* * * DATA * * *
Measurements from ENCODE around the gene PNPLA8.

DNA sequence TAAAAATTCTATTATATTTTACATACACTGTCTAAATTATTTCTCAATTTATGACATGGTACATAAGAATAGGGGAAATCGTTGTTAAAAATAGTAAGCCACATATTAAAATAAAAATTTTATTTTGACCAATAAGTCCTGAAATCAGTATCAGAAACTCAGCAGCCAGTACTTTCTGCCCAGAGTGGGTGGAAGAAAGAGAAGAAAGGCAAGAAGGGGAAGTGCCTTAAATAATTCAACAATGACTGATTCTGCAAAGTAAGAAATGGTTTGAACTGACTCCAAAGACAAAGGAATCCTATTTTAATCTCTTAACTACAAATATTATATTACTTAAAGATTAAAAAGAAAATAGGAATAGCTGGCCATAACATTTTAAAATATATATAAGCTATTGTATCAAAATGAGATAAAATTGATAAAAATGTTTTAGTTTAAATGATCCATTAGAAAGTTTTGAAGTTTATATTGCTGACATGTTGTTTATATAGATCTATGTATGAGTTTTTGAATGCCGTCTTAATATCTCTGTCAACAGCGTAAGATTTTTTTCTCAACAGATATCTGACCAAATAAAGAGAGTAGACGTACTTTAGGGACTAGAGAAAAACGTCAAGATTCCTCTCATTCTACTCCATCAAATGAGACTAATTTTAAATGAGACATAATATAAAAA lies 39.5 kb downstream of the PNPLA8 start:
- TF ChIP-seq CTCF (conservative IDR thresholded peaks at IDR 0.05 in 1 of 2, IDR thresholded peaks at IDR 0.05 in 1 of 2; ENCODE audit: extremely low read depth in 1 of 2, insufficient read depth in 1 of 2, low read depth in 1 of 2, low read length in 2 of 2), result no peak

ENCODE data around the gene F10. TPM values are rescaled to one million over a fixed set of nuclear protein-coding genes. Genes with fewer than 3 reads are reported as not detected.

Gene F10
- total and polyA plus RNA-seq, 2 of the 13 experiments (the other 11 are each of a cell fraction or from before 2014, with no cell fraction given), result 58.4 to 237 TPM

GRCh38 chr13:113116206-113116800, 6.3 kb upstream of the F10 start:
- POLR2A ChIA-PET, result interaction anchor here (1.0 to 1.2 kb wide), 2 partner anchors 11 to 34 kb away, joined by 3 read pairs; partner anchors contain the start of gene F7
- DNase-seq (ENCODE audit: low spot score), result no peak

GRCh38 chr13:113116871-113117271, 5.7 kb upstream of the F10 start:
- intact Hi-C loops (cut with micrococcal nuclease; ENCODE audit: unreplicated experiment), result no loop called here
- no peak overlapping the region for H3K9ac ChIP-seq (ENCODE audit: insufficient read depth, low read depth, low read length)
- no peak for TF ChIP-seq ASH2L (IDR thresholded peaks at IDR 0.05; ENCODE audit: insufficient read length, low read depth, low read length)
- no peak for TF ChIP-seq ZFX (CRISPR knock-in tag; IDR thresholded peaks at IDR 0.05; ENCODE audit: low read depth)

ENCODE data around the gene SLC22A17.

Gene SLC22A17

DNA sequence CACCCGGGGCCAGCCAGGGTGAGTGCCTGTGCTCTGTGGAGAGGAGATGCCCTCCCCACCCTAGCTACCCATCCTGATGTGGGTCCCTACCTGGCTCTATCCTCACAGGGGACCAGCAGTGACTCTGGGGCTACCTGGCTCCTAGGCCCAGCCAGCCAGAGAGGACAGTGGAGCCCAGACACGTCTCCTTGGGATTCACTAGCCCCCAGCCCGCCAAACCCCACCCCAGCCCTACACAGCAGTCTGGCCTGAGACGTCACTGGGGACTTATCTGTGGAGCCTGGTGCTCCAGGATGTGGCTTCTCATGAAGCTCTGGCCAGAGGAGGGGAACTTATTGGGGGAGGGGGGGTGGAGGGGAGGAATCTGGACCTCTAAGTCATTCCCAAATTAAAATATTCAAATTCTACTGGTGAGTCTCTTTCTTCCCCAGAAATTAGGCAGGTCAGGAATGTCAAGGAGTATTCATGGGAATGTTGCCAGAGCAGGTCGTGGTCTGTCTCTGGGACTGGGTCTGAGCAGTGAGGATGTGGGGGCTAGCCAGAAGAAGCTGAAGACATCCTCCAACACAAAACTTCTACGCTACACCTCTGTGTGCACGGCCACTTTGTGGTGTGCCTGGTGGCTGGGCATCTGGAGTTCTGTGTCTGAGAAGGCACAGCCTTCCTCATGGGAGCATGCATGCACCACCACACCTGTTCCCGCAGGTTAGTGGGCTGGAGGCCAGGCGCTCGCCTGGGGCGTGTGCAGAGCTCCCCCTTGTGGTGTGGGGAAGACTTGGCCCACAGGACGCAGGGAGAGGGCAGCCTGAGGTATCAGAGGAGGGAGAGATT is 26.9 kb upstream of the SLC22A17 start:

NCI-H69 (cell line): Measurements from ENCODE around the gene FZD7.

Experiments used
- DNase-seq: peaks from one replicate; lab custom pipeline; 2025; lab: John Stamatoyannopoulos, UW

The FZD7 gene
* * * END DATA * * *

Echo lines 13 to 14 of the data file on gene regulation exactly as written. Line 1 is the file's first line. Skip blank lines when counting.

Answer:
- no peak for TF ChIP-seq ASH2L (IDR thresholded peaks at IDR 0.05; ENCODE audit: insufficient read length, low read depth, low read length)
- no peak for TF ChIP-seq ZFX (CRISPR knock-in tag; IDR thresholded peaks at IDR 0.05; ENCODE audit: low read depth)